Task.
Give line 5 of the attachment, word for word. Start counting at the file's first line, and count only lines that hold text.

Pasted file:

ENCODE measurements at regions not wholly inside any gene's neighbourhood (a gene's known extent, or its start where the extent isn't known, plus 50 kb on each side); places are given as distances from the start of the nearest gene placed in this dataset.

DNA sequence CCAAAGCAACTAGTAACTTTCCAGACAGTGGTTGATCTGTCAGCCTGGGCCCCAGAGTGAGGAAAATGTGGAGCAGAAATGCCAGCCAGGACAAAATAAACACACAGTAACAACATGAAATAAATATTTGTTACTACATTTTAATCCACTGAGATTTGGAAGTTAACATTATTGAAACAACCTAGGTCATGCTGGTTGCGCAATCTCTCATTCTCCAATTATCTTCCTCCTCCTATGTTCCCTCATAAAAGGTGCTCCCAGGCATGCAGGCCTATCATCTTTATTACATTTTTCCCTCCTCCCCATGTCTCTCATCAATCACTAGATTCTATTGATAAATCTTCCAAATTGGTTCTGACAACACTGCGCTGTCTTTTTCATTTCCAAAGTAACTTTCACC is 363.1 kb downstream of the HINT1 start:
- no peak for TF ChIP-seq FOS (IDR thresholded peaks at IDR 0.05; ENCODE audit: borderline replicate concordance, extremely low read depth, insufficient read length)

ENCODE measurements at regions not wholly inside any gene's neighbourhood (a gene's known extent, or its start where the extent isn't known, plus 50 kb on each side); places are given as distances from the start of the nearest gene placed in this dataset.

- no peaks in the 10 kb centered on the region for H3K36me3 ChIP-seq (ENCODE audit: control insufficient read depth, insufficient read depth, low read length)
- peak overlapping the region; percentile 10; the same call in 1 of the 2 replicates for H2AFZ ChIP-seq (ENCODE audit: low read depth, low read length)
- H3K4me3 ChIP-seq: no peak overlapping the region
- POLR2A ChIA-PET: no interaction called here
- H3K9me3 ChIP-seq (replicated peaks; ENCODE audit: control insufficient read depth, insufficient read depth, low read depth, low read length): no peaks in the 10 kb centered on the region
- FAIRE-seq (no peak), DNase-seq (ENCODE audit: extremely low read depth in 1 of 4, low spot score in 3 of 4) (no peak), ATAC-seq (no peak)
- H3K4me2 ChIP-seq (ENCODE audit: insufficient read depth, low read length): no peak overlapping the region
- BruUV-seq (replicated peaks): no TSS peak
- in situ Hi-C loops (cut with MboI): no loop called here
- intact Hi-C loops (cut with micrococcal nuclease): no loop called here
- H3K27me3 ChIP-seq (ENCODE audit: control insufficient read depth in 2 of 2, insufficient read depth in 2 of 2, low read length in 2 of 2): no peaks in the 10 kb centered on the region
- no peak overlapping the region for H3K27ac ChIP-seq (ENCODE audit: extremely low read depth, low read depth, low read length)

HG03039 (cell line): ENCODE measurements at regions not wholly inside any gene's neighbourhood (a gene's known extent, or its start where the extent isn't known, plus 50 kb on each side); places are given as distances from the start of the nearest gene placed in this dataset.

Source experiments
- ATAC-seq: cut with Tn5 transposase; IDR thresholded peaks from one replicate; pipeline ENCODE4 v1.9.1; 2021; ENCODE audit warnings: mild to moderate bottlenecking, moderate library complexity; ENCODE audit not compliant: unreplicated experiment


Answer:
- no peaks in the 10 kb centered on the region for H3K36me3 ChIP-seq (ENCODE audit: control insufficient read depth, insufficient read depth, low read length)